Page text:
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Hive Review

Hive by Jeremiah Ukponrefe

Alex King works for the Collective, an organization dedicated to protecting civilians from an alien entity known as the Hive. In this post-apocalyptic world, different factions abound, scattered throughout the planet and all at threat from the Hive. Alex and his comrades journey to gain allies in their fight, and along the way learn shocking secrets about their world’s history.


Military science fiction


The Collective military has spent its years destroying the last remnants of The Hive, an alien force that devastated the old world. bringing forth the apocalypse, and ushering a new age of warring factions.

Alexander King is a Collective soldier who during a mission monitoring the outskirts of Zone 6, discovers evidence that the Hives presence is stronger then commonly believed. With his new information it becomes vital that The Collective acts fast, for if they dont the world will be brought to its knees again in a wave of destruction that will end humanity forever.


I really liked the premise of Hive. Hive minds are really interesting to me and I love to see them. The Hive made me think of the Borg from Star Trek, one of my favorite Star Trek villains.

The premise was great, but I struggled to clearly understand what was going on in the story. This was mostly in the first half. While it’s good to avoid excessive exposition, there is little to no information about the world before the reader is thrown into it. Unfamiliar terms are dropped and not explained, and I was expected to understand and care about the group’s quest when I didn’t really comprehend their goal or their world. Around halfway through I started to gain a better understanding, and this is when I started to enjoy the story more. The premise and world is cool, but there needs to be more explanation because I was very confused for much of it.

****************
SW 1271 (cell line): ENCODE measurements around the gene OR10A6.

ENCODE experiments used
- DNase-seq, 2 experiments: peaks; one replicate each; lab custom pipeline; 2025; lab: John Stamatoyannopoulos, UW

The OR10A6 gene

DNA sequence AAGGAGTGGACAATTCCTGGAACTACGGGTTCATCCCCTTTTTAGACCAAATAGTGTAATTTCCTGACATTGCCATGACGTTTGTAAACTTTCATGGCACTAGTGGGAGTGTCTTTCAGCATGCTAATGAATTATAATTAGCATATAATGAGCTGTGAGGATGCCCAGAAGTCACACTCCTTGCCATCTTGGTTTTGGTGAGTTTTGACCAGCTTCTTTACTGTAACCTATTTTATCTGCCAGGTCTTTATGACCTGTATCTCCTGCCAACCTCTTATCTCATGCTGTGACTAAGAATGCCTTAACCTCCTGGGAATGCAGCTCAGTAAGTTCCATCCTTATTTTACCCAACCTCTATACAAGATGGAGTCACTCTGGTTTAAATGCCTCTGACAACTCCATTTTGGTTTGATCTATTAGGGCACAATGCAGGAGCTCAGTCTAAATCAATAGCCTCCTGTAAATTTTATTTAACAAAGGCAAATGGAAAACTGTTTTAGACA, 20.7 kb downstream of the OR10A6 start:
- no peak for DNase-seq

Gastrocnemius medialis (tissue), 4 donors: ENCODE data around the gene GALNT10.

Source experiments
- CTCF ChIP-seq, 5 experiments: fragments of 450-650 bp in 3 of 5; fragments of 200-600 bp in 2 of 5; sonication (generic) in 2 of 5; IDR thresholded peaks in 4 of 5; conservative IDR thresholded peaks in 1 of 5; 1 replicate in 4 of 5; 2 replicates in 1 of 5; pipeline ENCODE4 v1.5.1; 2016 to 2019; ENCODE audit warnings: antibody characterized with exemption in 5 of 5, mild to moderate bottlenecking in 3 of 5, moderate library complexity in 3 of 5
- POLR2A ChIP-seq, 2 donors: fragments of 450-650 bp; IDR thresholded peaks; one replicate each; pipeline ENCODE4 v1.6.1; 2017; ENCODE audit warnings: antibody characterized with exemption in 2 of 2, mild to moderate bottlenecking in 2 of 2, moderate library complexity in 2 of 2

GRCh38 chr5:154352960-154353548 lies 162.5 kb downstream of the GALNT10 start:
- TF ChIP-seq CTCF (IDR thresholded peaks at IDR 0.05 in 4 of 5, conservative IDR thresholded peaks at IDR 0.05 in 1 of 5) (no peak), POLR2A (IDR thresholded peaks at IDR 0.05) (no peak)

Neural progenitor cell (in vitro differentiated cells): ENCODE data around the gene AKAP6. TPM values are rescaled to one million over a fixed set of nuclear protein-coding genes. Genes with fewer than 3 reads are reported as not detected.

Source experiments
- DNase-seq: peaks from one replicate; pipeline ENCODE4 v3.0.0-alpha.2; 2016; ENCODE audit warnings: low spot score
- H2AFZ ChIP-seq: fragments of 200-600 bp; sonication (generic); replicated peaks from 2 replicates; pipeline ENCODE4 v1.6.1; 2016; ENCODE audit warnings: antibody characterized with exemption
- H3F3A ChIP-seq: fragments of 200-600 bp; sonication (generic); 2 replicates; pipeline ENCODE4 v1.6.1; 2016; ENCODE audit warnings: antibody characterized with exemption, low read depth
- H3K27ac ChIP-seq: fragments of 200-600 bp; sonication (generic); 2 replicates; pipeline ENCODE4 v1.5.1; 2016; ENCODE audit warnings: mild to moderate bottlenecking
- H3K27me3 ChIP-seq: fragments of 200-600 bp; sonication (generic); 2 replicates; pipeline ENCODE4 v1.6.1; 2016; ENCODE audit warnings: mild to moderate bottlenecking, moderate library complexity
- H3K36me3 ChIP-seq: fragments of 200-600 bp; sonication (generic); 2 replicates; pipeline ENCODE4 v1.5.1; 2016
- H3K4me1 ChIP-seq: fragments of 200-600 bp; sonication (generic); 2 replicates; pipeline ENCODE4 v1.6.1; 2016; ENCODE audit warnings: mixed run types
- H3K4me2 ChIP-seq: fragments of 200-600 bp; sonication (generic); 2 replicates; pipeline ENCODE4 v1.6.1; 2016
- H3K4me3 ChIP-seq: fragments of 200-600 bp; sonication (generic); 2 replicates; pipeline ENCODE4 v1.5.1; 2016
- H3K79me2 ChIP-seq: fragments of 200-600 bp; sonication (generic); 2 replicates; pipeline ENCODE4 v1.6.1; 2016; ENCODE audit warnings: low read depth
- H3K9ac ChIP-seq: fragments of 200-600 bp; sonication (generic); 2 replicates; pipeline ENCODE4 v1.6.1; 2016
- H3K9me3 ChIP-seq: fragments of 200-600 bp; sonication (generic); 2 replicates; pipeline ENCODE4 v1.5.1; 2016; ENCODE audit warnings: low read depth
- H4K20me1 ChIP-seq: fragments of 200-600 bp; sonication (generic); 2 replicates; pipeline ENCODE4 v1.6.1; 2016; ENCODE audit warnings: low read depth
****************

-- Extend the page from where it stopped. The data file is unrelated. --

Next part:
The book also needs proofreading. While the actual sentences have good structure, there were an excessive number of typos, which kept pulling me out of the story. Even having a non-professional look over it would help catch many of these typos, which would greatly improve the reading experience.

Overall, while I loved the ideas in this story and I feel it could be turned into something really interesting, it reads more like a rough draft than a finished product. Proofreading, explanations of the world, and more time to let character development take place would help polish it. I’m interested to see how the author develops.

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